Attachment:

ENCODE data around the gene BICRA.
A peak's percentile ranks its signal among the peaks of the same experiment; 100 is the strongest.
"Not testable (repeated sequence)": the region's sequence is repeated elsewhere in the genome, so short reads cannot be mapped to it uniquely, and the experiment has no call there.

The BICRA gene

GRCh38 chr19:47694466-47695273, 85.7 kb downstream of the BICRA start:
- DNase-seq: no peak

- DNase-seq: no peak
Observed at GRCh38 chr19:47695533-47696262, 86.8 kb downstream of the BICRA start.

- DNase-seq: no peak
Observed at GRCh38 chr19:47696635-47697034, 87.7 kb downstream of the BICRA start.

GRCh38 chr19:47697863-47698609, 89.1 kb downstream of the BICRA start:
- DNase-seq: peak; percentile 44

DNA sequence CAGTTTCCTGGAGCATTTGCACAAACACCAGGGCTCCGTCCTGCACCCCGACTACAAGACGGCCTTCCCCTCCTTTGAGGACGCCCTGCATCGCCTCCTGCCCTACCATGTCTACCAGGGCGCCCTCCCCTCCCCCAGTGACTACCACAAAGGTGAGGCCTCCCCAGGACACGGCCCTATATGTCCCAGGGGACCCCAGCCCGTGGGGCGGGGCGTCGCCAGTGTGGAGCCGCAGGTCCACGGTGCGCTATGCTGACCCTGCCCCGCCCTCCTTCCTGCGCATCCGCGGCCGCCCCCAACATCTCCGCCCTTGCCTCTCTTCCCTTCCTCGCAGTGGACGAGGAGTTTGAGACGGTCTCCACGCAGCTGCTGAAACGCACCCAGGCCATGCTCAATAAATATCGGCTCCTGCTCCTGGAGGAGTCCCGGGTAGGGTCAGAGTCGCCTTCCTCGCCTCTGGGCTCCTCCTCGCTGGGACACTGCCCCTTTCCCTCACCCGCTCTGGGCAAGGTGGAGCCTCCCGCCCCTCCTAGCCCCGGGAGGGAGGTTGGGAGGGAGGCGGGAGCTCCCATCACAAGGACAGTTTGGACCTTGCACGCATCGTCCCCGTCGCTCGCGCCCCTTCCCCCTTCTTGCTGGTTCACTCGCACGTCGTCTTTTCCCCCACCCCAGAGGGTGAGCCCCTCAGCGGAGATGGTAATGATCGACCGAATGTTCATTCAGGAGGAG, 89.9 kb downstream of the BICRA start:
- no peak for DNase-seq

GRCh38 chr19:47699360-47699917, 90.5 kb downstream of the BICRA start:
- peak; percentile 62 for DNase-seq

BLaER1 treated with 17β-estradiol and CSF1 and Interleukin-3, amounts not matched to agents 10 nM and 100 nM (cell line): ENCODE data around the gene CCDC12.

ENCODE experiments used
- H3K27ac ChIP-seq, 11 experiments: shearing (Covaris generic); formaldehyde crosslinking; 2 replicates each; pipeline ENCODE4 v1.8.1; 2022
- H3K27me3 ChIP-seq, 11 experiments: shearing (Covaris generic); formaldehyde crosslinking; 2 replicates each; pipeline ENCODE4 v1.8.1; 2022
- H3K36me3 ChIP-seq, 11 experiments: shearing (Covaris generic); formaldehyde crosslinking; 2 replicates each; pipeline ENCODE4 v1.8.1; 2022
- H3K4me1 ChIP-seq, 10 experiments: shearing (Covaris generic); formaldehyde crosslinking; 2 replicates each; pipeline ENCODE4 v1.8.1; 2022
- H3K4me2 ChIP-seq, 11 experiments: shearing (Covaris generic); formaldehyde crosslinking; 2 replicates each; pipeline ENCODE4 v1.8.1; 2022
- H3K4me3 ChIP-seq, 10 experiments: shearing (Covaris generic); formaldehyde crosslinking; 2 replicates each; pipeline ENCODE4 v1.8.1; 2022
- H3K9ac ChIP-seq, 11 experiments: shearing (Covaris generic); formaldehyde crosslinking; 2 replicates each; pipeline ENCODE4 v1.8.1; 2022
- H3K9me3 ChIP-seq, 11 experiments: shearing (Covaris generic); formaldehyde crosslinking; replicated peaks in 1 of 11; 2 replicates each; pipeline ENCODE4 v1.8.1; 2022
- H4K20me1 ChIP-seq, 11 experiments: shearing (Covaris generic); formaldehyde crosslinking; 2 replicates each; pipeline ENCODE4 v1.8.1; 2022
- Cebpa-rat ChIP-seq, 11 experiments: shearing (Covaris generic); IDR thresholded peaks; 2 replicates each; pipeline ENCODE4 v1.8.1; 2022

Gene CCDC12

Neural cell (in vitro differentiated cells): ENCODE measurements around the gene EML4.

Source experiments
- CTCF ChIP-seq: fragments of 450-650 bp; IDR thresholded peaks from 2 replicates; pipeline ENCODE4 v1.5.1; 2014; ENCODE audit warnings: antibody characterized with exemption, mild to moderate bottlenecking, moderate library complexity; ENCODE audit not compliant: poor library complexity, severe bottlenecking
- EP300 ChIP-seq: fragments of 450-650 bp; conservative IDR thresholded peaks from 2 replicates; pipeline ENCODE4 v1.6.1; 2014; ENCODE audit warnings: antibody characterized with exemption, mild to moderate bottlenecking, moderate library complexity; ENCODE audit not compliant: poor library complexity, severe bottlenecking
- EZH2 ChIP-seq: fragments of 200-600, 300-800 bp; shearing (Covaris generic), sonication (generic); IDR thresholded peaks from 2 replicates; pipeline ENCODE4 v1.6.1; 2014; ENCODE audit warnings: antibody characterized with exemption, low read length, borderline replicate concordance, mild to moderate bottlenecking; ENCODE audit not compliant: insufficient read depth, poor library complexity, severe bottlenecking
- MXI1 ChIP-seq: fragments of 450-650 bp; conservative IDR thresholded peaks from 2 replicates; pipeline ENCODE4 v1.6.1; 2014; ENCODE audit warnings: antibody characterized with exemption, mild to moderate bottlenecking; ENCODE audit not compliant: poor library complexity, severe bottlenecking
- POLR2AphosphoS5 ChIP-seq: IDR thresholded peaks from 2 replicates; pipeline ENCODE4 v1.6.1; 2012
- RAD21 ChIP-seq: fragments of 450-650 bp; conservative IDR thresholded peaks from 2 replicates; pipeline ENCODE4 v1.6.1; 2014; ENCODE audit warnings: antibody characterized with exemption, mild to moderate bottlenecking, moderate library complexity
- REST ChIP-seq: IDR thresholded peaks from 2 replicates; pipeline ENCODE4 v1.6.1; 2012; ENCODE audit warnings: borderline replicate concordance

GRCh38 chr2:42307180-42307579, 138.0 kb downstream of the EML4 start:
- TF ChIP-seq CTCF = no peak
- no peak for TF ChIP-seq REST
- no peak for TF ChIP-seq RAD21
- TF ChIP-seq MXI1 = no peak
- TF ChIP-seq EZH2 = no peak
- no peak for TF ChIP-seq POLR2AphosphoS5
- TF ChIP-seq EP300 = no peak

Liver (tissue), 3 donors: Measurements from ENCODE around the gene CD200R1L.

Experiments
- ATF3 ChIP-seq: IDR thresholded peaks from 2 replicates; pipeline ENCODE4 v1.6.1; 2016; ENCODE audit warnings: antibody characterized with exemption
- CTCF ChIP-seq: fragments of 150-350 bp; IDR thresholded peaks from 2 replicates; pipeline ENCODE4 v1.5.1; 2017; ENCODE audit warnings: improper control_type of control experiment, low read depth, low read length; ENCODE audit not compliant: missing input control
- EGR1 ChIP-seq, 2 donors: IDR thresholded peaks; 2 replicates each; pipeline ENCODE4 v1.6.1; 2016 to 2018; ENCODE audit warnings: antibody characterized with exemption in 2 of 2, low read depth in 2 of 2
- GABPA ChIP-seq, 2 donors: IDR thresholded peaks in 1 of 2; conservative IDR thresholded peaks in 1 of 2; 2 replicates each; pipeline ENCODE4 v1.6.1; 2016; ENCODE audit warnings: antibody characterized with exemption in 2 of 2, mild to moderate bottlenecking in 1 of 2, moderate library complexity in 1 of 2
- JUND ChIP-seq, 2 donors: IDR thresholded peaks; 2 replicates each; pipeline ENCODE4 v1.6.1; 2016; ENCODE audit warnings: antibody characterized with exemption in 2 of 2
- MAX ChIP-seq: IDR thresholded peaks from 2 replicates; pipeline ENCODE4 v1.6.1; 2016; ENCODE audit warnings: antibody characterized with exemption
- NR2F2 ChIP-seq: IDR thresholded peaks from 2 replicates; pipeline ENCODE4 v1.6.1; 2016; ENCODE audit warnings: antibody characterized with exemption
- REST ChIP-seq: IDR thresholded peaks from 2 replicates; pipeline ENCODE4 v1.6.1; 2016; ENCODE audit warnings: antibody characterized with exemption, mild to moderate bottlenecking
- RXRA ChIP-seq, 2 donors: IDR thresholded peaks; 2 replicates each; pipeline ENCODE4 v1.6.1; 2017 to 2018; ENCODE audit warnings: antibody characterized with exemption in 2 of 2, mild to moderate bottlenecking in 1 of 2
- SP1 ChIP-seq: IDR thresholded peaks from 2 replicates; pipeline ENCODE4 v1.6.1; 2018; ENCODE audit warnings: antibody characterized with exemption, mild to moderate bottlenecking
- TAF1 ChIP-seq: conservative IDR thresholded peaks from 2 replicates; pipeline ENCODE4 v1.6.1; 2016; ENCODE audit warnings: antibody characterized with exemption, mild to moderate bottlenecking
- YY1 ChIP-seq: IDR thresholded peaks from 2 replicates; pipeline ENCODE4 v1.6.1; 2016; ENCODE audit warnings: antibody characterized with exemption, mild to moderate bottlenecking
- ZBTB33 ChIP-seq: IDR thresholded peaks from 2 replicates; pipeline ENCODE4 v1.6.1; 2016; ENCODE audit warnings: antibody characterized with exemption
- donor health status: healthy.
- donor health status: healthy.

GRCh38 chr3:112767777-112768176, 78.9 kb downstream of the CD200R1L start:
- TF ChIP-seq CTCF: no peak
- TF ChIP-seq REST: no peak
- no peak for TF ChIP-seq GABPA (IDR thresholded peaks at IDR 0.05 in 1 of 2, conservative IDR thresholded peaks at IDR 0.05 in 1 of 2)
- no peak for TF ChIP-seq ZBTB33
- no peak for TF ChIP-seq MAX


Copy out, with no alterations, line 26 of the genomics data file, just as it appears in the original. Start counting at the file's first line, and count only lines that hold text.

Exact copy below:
- H3K9me3 ChIP-seq, 11 experiments: shearing (Covaris generic); formaldehyde crosslinking; replicated peaks in 1 of 11; 2 replicates each; pipeline ENCODE4 v1.8.1; 2022